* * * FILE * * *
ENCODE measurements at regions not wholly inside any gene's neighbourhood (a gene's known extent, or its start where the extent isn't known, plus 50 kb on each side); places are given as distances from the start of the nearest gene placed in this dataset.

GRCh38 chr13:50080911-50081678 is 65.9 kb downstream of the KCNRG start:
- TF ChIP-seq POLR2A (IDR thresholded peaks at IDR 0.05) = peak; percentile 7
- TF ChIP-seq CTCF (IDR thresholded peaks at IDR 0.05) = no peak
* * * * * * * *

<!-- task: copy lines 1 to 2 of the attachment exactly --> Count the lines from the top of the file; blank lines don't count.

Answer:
ENCODE measurements at regions not wholly inside any gene's neighbourhood (a gene's known extent, or its start where the extent isn't known, plus 50 kb on each side); places are given as distances from the start of the nearest gene placed in this dataset.

GRCh38 chr13:50080911-50081678 is 65.9 kb downstream of the KCNRG start: